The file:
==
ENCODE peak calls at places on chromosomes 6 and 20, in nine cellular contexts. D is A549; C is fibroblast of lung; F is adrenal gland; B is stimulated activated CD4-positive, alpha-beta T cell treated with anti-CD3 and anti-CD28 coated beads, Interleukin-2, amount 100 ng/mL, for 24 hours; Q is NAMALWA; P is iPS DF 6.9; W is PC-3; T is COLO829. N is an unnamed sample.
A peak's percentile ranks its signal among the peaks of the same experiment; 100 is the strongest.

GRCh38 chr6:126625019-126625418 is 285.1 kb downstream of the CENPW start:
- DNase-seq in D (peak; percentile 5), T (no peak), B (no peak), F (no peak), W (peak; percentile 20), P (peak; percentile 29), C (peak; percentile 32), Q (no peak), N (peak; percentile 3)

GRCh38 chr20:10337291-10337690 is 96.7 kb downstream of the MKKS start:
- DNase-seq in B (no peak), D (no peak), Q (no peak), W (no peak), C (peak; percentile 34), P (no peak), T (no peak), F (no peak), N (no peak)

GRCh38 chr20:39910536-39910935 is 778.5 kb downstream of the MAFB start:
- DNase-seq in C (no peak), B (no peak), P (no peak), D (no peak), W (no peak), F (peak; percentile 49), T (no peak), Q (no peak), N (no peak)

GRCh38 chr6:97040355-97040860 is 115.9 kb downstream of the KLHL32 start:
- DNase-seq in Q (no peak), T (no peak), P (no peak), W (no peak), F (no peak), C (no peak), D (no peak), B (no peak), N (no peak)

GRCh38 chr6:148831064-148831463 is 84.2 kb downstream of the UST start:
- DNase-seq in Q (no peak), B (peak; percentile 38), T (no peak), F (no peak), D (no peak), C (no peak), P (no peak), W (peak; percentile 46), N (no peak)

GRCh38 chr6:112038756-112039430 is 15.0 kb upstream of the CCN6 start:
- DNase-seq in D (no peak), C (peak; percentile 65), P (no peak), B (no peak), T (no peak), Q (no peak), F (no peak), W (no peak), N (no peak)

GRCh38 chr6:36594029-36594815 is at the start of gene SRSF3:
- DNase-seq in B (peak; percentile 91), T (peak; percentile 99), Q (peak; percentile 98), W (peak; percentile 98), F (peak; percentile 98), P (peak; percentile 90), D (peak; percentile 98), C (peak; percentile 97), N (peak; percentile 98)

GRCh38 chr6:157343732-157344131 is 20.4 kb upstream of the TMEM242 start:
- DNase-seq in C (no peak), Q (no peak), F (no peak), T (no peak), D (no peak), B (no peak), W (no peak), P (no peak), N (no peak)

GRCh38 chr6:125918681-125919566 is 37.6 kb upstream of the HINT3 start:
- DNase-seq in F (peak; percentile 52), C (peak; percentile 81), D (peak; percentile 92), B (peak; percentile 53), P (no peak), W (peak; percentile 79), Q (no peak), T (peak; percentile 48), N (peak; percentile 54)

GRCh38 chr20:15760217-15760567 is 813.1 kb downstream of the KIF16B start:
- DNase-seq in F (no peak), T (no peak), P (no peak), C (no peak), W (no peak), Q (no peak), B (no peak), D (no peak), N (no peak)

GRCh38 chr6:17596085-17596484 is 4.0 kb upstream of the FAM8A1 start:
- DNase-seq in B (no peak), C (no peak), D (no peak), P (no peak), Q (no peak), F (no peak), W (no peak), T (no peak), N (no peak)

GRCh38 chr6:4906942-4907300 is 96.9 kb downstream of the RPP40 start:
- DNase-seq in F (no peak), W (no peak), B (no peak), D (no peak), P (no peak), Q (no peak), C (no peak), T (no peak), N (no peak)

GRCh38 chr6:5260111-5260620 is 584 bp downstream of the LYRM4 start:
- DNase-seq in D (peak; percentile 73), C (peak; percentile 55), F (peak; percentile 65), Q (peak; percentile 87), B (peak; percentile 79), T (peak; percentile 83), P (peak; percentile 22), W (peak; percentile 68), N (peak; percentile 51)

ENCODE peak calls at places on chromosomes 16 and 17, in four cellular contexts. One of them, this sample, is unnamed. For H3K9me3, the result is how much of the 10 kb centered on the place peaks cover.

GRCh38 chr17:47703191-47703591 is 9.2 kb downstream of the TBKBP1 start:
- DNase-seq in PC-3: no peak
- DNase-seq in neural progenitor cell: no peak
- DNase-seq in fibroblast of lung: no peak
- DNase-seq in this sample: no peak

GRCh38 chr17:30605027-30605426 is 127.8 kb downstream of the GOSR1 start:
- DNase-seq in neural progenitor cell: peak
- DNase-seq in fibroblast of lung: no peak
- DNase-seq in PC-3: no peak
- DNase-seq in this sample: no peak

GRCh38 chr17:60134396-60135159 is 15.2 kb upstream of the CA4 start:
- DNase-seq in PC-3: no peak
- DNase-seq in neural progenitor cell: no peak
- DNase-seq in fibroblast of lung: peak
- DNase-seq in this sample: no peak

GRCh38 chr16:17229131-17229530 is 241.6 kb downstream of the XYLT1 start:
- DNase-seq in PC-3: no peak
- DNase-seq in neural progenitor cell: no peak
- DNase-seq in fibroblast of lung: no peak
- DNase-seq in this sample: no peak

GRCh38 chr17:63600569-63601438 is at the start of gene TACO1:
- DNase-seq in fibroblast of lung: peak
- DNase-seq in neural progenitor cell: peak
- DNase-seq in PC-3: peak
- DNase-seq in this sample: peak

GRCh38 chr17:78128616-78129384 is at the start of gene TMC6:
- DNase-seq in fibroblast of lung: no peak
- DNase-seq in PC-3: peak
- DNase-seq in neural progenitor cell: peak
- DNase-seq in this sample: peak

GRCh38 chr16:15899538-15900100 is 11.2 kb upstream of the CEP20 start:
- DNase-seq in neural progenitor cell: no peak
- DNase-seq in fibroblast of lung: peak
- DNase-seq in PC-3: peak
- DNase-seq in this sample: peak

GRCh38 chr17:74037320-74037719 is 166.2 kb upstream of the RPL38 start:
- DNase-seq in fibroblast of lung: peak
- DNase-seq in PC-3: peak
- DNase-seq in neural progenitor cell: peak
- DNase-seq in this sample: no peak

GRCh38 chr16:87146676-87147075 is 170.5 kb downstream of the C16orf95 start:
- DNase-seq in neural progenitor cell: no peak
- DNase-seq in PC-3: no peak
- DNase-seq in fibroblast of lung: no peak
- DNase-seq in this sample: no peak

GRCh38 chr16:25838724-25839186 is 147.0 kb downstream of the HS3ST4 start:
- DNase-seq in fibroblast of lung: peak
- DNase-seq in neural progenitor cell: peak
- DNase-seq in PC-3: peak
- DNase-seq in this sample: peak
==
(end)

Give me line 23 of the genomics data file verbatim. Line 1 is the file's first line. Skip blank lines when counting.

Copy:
GRCh38 chr6:17596085-17596484 is 4.0 kb upstream of the FAM8A1 start: